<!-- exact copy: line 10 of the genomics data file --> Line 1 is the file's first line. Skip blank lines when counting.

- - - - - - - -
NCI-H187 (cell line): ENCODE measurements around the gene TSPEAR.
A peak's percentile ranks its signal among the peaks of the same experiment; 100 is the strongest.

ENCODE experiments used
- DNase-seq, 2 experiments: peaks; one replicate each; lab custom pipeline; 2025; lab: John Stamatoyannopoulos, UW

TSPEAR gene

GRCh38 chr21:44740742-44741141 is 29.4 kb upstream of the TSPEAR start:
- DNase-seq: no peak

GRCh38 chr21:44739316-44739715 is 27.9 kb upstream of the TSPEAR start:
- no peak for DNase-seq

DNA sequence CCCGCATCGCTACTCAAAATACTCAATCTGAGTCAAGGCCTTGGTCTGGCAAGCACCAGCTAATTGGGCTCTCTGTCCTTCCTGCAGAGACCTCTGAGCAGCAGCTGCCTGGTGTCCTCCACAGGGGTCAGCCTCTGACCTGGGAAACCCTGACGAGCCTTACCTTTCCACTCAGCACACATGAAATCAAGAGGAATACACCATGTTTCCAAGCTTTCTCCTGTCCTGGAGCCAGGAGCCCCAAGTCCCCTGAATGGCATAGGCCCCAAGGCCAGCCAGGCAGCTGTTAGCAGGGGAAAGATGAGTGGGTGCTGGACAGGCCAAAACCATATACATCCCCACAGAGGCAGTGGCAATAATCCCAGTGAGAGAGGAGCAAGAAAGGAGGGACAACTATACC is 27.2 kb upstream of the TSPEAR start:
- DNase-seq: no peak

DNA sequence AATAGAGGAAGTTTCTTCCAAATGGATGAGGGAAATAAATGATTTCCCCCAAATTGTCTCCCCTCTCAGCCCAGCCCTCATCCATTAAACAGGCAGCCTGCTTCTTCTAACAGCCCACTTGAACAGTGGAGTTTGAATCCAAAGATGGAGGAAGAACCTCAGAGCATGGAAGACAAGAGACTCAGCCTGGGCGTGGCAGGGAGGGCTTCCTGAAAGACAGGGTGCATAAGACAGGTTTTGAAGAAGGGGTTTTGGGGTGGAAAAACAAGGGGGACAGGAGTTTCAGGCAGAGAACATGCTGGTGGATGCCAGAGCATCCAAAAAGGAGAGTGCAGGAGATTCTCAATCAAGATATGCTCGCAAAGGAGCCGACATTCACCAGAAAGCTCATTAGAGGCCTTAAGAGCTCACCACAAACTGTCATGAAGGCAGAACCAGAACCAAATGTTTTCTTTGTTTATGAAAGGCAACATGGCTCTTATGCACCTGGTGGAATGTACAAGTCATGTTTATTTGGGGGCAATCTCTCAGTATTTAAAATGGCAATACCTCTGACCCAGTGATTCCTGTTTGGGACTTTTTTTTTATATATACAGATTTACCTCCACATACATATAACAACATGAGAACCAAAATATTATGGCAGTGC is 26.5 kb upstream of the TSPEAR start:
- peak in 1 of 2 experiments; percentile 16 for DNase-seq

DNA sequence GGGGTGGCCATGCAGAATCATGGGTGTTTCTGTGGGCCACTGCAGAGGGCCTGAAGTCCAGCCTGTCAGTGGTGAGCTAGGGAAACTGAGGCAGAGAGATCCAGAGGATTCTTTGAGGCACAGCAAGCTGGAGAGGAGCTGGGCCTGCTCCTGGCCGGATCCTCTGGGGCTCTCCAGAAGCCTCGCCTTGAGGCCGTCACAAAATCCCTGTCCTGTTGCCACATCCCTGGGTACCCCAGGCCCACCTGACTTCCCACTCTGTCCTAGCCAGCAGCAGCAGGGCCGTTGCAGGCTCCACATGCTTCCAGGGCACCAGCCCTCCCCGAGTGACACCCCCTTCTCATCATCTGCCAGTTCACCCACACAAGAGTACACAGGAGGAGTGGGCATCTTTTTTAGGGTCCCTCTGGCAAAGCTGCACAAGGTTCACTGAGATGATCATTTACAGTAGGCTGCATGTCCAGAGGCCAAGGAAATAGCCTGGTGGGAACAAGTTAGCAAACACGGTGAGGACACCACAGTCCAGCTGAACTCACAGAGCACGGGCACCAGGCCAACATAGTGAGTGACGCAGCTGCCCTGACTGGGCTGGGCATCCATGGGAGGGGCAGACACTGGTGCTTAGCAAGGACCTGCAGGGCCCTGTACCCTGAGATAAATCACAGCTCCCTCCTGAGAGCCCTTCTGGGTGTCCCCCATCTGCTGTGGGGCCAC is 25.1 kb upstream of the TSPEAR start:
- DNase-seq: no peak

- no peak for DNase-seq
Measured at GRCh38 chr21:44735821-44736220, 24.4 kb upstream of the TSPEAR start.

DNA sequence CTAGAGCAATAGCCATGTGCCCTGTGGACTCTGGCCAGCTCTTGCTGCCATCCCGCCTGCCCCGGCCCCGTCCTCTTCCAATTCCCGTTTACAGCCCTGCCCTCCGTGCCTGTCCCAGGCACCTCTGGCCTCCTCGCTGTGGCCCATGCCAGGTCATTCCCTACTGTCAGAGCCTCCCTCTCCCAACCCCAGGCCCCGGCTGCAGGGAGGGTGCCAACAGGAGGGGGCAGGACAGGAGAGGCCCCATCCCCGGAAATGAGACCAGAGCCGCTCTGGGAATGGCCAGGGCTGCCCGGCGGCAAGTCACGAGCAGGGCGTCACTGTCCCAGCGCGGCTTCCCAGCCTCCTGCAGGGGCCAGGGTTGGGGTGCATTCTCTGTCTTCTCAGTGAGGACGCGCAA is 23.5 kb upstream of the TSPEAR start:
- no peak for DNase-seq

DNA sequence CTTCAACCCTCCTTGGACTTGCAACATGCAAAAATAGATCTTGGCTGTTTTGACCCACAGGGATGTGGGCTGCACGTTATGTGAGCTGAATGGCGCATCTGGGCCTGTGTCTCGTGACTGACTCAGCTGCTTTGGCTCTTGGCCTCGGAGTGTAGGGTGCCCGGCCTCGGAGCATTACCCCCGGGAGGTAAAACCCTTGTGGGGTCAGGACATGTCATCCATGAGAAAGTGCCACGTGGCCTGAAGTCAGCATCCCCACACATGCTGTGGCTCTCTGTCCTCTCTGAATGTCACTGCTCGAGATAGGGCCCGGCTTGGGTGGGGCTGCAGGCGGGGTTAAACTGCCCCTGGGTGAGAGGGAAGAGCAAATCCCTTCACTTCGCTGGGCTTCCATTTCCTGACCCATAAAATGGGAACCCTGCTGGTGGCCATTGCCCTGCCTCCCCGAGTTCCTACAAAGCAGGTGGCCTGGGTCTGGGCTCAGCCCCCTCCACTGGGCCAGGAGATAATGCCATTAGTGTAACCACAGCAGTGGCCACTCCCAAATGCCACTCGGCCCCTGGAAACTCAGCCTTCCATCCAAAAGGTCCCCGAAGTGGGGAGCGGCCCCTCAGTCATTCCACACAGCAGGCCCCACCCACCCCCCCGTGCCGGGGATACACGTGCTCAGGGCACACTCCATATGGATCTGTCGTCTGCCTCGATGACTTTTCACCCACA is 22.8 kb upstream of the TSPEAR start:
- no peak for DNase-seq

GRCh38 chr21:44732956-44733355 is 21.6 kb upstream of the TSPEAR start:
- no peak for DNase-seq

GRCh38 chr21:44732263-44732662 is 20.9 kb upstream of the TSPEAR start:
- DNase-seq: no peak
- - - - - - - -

DNA sequence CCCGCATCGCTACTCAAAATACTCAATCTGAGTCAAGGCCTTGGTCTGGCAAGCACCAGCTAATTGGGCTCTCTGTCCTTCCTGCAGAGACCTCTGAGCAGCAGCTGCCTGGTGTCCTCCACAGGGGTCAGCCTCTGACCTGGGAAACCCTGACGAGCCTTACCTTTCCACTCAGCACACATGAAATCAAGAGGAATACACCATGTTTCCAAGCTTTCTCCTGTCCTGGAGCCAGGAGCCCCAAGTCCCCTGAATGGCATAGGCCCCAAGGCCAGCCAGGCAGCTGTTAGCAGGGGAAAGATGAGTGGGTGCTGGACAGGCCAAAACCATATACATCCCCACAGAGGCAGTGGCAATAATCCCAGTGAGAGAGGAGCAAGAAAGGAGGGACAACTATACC is 27.2 kb upstream of the TSPEAR start: